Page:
The Paley Center for Media has enjoyed a decade-long partnership with the NYC Department of Education. During the COVID-19 pandemic, we have reimagined how to engage students, parents, and educators in NYC and across the country.
Television and streaming services that are readily and broadly available in many homes can be powerful catalysts for learning. However, there are many questions about what media to choose, and how to use this time for enrichment and inspiration. The Paley Center Education Department is sharing tips and strategies to help parents and teachers use media as an integral part of the learning experience and to hone their media literacy skills while teaching and learning continues at home.
Weekly Zoom Meet-ups
Thursdays, 3:00 to 3:30 pm ET
Students Grades 3+ can join our educators Bekah Fisk and Caroline Quigley for a weekly Zoom Meet-up, Thursdays from 3:00 to 3:30 pm ET, to chat about the week’s theme and engage in some hands-on learning. Parents and teachers are welcome to join as well!
For connection details, please RSVP to firstname.lastname@example.org
Paley Education & Media Resource Guide
Consuming media with your kids is a perfect jumping-off point to making media literacy a part of your everyday lives.
Sign up for our weekly Paley Education & Media Resource Guide, which is filled with recommendations, best practices, and resources for teachers and parents. Also, it offers "What We're Watching," two specific programs to watch based on age range, with related discussion questions and online activities for parents to engage their children.
- May 2020 Asian Pacific American Heritage Month
- May 2020 The Plausible Impossible & Spider-Man: Into the Spiderverse
- May 2020 Pen Pals & Kedi
- May 2020 Coco & Artbound
- April 2020 The Backyardigans & Samurai Jack
- April 2020 The Lorax & Virunga
- April 2020 WALL-E & The X-Files
- April 2020 Curious George & Science Fair
- March 2020 Buffy the Vampire Slayer
- March 2020 Media Literacy
Paley Online Classes
Explore these rich, full online classes, with complete thematic descriptions, clips from the Paley Archive, pre- and post-viewing questions, associated vocabulary, further online resources, and more.
As students watch a selection of short programs about the environment, they will be asked to think about ways to nurture and protect the world that surrounds them.
Fractured Fairy Tales
What happens when you take a classic fairy tale, mix up the storytelling elements, and throw in a little imagination and creativity? Students will review the basic elements of storytelling.
Tooned In to Animation
Experience the magic of animation and learn about the process behind one of television's most creative forms. Learn how the art form is created step-by-step. Students will watch a series of clips and have the chance to create their own flip books.
The Fine Art of Persuasion: Television and Advertising
What is advertising, what is its goal, and what are its methods? Through careful analysis, students will discover the persuasive techniques developed to capture a viewer's attention in order to promote a product or idea.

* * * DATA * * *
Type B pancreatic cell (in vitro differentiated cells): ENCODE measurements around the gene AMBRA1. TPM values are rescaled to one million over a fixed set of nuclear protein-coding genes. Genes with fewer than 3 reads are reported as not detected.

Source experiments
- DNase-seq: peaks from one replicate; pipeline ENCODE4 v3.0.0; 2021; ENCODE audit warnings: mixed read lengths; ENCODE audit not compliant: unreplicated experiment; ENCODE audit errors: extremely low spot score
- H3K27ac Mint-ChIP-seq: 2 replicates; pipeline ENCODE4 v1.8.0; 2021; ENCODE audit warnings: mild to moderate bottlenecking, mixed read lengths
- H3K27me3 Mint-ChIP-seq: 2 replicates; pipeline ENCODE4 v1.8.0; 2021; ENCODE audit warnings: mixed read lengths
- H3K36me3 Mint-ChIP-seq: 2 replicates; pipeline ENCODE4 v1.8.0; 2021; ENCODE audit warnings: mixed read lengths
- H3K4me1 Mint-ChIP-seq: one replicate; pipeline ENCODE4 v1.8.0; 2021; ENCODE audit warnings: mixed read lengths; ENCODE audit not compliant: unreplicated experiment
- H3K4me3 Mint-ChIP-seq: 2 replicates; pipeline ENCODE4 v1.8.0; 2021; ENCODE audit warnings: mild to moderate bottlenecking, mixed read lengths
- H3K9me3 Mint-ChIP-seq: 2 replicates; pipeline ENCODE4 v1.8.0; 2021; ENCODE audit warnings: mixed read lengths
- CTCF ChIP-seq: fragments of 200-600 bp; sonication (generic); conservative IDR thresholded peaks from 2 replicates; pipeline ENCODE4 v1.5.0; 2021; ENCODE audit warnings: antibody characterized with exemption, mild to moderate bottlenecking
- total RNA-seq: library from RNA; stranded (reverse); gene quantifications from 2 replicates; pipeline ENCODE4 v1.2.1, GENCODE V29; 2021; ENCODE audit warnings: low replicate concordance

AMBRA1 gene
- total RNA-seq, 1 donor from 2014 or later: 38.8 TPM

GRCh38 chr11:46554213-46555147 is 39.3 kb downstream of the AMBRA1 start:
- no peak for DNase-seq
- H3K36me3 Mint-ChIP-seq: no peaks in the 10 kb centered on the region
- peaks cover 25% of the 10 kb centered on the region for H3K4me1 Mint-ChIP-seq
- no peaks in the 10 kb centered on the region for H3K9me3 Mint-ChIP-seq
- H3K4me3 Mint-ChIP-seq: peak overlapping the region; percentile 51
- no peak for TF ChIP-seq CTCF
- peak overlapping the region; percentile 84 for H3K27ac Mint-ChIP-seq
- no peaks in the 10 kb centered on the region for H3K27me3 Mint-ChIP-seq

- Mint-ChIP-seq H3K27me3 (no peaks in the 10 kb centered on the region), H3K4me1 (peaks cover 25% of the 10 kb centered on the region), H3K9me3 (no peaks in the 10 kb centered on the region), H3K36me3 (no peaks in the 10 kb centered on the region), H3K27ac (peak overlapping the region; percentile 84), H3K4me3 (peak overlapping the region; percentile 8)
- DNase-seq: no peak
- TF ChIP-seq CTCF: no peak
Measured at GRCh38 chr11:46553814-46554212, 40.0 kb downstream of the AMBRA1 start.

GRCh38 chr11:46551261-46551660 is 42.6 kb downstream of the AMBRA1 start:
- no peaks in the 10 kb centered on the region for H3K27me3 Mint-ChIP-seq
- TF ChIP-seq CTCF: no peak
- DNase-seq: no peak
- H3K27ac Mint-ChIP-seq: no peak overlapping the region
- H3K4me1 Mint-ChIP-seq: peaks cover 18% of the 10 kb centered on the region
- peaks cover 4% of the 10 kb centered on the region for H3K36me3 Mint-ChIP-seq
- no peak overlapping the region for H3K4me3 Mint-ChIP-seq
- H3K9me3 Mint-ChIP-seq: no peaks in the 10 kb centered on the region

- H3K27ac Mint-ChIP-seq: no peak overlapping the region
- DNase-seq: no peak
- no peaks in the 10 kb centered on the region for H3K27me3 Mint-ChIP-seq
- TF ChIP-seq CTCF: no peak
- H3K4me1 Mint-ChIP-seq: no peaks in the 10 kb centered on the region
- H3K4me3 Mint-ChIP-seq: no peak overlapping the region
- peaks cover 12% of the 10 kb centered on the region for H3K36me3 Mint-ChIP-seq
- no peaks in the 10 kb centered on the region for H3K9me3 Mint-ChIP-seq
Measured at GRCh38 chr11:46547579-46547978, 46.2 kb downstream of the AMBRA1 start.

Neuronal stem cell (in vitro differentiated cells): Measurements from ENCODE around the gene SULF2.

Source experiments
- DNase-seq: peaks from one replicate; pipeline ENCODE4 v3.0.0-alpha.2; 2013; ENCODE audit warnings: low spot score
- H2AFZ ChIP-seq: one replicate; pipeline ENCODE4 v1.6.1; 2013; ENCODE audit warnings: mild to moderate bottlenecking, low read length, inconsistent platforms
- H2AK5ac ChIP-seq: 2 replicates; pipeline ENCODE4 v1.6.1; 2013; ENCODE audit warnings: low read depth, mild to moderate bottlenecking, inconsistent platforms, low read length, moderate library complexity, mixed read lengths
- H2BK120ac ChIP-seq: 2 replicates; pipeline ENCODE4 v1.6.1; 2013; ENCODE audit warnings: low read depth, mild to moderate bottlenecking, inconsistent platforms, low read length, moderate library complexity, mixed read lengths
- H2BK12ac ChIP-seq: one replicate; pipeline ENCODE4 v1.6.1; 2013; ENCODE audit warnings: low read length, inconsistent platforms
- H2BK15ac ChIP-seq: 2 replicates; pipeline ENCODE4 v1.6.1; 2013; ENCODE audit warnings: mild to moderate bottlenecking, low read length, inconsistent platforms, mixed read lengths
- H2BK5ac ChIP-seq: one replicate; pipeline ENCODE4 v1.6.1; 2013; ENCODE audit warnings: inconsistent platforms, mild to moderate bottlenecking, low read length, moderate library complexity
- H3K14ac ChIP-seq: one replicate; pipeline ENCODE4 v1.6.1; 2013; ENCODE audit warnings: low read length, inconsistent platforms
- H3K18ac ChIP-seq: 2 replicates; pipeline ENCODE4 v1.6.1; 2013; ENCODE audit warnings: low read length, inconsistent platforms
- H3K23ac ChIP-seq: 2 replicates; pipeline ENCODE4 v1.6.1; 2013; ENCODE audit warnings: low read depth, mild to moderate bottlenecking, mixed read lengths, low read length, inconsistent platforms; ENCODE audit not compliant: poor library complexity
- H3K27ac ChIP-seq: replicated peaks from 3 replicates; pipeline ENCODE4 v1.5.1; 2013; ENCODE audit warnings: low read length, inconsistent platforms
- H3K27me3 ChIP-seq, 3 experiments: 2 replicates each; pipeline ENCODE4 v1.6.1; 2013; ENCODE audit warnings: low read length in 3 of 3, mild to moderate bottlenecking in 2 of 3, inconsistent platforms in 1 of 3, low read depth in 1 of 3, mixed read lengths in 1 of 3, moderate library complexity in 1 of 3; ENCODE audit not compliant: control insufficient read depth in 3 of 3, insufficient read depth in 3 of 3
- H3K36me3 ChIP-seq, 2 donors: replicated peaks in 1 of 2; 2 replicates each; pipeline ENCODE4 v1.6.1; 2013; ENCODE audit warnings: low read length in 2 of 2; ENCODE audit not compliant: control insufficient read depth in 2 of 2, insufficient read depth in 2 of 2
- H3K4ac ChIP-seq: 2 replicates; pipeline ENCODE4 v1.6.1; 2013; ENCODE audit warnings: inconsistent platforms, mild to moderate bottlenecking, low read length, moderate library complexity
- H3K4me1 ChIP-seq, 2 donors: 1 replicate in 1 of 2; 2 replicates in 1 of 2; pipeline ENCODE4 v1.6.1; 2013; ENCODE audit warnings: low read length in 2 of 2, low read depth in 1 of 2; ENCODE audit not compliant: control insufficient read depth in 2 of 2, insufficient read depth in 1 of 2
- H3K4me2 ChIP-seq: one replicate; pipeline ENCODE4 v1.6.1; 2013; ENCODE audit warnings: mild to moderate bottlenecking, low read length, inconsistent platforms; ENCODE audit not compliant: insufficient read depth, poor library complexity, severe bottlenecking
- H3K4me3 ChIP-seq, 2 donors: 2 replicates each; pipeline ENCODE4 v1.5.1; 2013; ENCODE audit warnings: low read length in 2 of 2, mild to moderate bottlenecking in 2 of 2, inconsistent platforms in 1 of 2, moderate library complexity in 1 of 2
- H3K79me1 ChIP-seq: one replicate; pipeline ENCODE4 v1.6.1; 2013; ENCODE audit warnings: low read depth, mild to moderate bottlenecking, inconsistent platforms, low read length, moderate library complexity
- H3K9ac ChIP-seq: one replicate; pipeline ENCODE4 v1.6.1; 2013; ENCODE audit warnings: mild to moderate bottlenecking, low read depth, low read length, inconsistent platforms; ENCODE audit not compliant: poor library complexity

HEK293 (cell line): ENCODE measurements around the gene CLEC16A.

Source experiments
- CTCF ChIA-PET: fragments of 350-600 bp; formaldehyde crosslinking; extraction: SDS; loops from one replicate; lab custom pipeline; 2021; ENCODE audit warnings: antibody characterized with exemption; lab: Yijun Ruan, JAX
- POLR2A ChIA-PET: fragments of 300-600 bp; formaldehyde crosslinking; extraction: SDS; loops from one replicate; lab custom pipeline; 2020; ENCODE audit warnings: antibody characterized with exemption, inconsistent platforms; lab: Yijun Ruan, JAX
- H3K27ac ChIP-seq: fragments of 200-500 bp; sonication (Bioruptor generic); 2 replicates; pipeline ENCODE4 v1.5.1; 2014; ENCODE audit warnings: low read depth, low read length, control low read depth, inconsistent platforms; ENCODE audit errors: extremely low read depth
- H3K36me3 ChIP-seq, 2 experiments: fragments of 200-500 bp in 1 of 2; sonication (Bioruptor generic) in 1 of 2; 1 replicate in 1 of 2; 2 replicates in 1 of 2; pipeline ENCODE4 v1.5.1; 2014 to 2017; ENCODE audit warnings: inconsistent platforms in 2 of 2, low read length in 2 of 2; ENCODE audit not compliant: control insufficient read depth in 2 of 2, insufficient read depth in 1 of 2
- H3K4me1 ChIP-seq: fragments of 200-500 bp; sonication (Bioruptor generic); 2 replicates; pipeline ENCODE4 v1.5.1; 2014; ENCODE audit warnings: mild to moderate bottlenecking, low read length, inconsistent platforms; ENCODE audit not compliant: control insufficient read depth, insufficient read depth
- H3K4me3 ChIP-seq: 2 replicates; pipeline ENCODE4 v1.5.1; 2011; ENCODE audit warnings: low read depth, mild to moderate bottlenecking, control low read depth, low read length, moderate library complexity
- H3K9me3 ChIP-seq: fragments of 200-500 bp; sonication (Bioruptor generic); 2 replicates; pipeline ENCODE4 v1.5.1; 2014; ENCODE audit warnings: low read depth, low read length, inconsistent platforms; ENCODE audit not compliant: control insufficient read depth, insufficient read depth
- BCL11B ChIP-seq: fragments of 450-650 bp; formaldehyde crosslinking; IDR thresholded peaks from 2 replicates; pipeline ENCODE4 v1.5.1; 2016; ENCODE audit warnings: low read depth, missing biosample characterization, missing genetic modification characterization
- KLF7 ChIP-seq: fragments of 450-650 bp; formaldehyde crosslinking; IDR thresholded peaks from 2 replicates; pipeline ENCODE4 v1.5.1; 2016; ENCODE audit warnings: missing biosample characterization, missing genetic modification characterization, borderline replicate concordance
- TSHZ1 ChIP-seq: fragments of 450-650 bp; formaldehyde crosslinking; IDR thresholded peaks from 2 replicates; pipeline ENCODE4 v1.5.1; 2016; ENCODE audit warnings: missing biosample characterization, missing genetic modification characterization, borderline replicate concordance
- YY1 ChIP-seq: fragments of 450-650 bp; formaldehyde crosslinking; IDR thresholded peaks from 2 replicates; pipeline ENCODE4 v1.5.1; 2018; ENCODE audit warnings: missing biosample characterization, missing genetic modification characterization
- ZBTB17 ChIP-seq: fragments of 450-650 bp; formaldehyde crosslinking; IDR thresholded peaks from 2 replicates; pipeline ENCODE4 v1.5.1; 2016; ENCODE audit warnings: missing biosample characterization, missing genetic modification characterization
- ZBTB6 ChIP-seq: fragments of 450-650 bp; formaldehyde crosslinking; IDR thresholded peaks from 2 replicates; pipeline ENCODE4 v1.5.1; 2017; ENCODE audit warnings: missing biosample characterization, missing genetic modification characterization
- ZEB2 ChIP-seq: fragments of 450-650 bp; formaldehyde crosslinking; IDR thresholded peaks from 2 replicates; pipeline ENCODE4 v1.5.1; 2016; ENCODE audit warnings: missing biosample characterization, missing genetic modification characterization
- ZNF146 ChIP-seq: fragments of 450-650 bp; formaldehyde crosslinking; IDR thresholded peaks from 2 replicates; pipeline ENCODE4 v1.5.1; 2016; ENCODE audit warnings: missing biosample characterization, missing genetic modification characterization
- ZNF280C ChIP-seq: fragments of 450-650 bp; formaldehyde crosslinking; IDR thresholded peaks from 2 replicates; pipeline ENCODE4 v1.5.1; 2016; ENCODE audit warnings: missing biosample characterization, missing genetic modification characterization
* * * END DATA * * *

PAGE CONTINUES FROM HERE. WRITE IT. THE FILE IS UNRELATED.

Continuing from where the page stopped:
Portrayals of Women on Television
Students will examine how portrayals of women on television have evolved from the 1950s to the present. This class encourages participants to think about women they admire and to compare them to these fictional portrayals.
The Thirty-Second Candidate: Political Advertising on Television
View political advertisements from the past fifty years. Students will focus on techniques of political advertising, target audience and demographics, how advertising conveys leadership, and the role of policy in campaign ads.
Get Up! Stand Up! The Civil Rights Movement and Television
The rise of the Civil Rights Movement paralleled the growing use of television in the United States. Students will analyze clips from the Paley Archive to learn about the Civil Rights Movement.
Red Scare: The Cold War & Television
During the 1950s, America was gripped with fear and anxiety about the possibilities of war and nuclear threat, and television reflected this paranoia. This class investigates the ways that television reflected and perpetuated fear and hysteria during the Cold War period.
Resources for @Home Learning
PDF: Home Media Recommendations: Social Studies/English Language Arts
An annotated guide for parents and teachers to help find educational programming, with an emphasis on Social Studies and English Language Arts learning standards.
PDF: Home Media Recommendations: STEM
An annotated guide for parents and teachers to help find educational programming, with an emphasis on STEM learning standards.
PDF: Online Research Tips & Best Practices
A quick guide for students to help them get started with online research projects.
Funding for the Education Program has been generously provided by an endowment from:
- William Randolph Hearst Foundation
- Leo J. Hindery, Jr.
For additional support, the Paley Center wishes to thank:
- The JMCMRJ Foundation
- Dick Wolf
- Joan Ganz Cooney
- Pinkerton Foundation
- Seth Sprague Educational and Charitable Foundation
- Con Edison
- Select Equity Group Foundation
- Michael Tuch Foundation
- The Laura B. Vogler Foundation, Inc.
- William E. Weiss Foundation